Someone needs to tell the powers that be at Hollywood that the found-footage format is so over. When was the last time a film with that kind of gimmick blew the socks off anyone, anyway? Most of the time, there isn’t even an impetus (plot-wise or otherwise) for a film to be shot in that style. That’s certainly the case for Project Almanac, a loopy time-travel thriller that sinks because the found-footage boat is too flimsy to carry all of the ideas it wants to explore.
Sci-fi films like Project Almanac always require at least a moderate suspension of disbelief to get by, so the fact that high-school genius David Raskin (Weston) actually decides and is able to build a time machine out of some blueprints left by his deceased father is par for the course. It’s also entirely believable that David would want to share his secret with his sister Christina (Gardner) and his two best pals Quinn (Lerner) and Adam (Evangelista). Even the time-travel hijinks that ensue when the quartet, along with David’s crush Jessie (Black-D’Elia), starts messing around with timelines are fairly plausible. What overloads the bullshit meter, however, has everything to do with the video camera that Christina inexplicably carts around wherever she goes.
To be fair, the film does give some explanation for the presence of the hand-held camera within the world it creates, and there aren’t many shots where the camera’s location is a physical impossibility. To ask audiences to believe that a camera would still work after a time-travel experience as chaotic as the ones the film depicts, however, is really pushing it. It’s also highly unlikely that (spoiler alert!) David would or could continue filming himself when he’s in a state of panic and bleeding profusely from one hand. Such travesties occur only because Project Almanac insists on every scene being filmed in the found-footage format. Mixing the hand-held camera action with some conventional cinematography would have been a far better option.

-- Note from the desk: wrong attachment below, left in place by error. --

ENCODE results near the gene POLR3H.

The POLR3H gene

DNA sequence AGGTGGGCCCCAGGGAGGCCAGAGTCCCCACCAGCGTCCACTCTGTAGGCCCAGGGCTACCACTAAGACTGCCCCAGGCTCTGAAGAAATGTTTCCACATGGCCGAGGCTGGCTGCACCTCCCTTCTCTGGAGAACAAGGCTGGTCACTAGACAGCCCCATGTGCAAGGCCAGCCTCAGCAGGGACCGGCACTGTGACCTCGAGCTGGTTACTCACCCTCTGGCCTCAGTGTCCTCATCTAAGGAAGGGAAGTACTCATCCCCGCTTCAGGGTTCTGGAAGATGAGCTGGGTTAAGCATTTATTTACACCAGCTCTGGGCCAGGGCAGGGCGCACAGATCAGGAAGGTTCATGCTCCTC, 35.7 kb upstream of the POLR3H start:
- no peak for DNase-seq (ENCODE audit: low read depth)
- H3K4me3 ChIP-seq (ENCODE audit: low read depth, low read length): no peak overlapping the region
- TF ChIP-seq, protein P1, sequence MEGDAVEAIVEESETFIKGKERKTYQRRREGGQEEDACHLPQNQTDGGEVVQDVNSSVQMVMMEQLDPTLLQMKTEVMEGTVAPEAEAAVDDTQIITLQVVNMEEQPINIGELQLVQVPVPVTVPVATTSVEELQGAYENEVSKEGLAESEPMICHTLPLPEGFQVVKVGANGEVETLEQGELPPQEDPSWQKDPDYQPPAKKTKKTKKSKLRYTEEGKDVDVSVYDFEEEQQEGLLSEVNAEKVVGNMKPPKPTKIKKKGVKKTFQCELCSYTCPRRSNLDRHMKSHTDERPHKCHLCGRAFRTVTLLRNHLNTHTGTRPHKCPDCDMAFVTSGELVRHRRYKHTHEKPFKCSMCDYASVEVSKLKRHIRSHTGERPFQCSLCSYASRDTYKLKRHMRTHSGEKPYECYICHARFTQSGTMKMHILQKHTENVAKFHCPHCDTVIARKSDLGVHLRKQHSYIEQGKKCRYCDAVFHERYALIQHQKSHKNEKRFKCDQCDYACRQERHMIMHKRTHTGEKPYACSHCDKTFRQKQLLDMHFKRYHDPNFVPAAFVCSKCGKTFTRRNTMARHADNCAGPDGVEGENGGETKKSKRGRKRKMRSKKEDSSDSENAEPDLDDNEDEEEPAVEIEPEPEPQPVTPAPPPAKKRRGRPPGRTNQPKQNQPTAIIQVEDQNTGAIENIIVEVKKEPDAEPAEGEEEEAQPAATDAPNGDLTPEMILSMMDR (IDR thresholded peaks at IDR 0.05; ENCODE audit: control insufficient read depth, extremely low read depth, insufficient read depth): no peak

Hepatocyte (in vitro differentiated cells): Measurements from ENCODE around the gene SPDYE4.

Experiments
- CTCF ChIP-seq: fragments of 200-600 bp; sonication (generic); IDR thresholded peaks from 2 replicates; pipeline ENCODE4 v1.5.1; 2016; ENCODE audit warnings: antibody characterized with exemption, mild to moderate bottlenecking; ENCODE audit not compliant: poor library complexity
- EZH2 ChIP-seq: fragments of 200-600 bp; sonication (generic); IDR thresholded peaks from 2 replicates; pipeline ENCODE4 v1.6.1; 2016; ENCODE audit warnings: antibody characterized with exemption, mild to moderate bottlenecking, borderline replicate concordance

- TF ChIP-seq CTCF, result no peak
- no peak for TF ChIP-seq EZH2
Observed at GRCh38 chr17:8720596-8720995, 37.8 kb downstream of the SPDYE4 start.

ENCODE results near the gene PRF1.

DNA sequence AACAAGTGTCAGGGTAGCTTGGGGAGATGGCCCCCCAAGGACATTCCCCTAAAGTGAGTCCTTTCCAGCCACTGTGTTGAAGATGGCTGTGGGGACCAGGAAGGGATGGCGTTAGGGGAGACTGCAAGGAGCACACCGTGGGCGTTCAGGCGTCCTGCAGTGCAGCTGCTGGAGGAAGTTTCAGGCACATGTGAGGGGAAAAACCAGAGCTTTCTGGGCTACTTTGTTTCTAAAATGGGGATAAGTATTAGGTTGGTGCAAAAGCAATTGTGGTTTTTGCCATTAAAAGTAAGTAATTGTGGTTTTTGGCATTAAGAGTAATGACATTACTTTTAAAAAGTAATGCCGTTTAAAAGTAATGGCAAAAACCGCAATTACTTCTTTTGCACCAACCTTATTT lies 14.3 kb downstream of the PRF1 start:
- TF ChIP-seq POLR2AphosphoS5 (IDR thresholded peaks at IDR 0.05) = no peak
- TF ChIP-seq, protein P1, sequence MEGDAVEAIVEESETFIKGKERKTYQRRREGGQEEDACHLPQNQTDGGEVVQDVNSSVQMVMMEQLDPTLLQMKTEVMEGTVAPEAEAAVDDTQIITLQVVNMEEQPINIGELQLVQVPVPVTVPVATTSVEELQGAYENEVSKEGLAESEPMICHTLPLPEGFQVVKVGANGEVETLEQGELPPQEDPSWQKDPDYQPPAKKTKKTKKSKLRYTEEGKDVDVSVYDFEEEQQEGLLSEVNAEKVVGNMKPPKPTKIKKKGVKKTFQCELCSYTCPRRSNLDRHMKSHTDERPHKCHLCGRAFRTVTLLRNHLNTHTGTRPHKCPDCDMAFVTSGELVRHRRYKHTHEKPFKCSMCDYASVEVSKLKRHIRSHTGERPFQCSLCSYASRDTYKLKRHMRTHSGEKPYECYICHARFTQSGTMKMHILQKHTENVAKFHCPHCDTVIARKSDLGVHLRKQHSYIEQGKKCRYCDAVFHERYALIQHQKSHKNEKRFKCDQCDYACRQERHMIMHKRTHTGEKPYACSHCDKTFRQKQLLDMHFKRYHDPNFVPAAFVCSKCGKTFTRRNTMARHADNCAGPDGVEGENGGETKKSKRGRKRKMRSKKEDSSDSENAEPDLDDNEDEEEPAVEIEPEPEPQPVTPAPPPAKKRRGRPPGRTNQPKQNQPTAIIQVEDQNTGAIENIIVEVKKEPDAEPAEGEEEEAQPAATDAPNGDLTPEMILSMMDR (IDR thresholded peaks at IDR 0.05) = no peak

It’s a real pity that Project Almanac is so pig-headed about the found-footage format, because the writers have managed to hit on a number of interesting time-travel concepts, to say the least. Without giving too much away, let’s just say that the ending does have its own mini Inception-esque moment, but just as things start to get interesting, the film ends. The first hour or so of the film is a humdrum bore and way too much time is spent on the trip David and company take back in time to attend some music fest in Chicago, the only purpose of which seems to be an extended promo for MTV, which, by the way, co-produced the movie. A little less of the usual music video antics would have trimmed the film considerably and saved at least some of its momentum.
A cast with no big names and a lead who would do better to focus on his other release (Weston is also appearing in Taken 3) complete Project Almanac’s mediocre offerings. It’s not as if the actors did a bad job, but you do have to feel sorry for Gardner, whose screen time is drastically reduced because her character Christina is always the one doing the ‘filming’. In short, the found-footage format isn’t good for anyone. But if history is any indication, that won’t stop countless other projects from embarking on the same course Project Almanac did, only to fall flat on their faces.
Summary: Throws up some genuinely intriguing time-travel conundrums, but is undone by a foolish fixation on the found-footage format.
RATING: 2 out of 5 stars